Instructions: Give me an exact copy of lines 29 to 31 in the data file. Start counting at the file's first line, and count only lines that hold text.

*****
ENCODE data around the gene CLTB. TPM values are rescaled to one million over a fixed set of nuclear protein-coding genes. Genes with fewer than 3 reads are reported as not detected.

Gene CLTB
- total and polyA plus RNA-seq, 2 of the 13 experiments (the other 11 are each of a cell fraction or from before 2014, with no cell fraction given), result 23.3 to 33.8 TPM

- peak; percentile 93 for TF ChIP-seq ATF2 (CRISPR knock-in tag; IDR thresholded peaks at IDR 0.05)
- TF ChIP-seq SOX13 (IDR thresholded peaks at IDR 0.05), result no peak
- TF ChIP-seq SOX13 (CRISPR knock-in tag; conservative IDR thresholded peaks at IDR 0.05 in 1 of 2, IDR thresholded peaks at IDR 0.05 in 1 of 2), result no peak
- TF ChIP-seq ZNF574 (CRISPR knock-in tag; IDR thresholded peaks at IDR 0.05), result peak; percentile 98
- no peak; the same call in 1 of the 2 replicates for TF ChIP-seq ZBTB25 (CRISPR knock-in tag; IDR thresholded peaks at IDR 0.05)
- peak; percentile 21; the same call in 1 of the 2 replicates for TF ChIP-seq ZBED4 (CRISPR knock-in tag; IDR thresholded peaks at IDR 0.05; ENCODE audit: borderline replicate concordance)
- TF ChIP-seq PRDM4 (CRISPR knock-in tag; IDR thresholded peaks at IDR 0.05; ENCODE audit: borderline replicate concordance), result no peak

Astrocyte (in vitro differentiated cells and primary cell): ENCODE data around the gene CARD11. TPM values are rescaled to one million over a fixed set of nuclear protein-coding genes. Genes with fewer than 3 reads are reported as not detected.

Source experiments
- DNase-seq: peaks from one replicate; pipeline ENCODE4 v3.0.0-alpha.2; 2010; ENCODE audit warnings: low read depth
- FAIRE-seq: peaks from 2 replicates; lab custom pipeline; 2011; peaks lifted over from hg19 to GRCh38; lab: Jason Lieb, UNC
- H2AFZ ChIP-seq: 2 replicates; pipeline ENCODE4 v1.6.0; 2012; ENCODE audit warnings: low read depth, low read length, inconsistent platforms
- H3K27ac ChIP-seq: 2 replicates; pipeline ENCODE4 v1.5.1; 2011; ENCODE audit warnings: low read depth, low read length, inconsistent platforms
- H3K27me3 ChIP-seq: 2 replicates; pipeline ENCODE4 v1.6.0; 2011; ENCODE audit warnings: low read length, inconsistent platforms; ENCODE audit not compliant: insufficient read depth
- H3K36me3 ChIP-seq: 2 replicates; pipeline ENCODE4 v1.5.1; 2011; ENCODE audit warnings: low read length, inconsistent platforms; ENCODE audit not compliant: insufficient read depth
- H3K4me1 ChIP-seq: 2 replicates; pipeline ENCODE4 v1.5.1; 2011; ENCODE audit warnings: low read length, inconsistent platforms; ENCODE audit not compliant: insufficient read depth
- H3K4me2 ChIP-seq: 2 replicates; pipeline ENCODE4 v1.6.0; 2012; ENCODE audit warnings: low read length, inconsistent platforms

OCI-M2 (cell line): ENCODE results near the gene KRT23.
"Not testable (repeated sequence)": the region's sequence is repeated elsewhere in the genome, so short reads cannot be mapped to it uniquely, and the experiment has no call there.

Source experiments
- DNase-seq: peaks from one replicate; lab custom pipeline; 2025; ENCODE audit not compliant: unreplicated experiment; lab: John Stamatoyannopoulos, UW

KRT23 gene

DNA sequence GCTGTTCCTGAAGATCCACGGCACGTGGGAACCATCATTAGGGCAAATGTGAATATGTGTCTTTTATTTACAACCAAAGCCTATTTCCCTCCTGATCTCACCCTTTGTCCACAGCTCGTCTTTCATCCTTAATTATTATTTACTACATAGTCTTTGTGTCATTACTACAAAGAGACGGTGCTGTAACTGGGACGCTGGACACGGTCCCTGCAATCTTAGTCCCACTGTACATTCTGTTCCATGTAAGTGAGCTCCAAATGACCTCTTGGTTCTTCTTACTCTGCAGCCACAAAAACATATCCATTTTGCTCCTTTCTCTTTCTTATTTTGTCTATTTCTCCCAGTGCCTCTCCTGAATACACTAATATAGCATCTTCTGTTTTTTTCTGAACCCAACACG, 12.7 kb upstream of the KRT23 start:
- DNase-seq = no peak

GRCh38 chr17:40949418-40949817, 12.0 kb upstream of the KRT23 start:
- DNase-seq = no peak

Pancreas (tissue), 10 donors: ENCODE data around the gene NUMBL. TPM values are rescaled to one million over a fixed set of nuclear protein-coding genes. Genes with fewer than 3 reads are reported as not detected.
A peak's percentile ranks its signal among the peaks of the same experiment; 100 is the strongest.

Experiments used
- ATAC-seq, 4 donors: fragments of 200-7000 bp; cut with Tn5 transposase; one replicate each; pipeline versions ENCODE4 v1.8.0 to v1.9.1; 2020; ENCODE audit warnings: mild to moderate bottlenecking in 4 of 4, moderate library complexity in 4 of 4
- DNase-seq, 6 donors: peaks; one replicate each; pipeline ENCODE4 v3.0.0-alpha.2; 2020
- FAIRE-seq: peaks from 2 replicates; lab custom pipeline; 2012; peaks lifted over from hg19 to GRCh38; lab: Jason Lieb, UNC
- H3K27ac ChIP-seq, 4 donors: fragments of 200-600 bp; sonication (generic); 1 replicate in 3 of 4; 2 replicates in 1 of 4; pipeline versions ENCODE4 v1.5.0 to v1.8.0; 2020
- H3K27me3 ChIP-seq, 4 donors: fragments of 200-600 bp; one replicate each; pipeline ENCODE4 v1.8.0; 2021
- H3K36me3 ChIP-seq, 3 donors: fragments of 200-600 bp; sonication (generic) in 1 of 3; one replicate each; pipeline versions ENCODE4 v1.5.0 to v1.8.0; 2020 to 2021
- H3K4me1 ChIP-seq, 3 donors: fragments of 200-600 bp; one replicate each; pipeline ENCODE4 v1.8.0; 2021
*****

- DNase-seq = no peak

Pancreas (tissue), 10 donors: ENCODE data around the gene NUMBL. TPM values are rescaled to one million over a fixed set of nuclear protein-coding genes. Genes with fewer than 3 reads are reported as not detected.
A peak's percentile ranks its signal among the peaks of the same experiment; 100 is the strongest.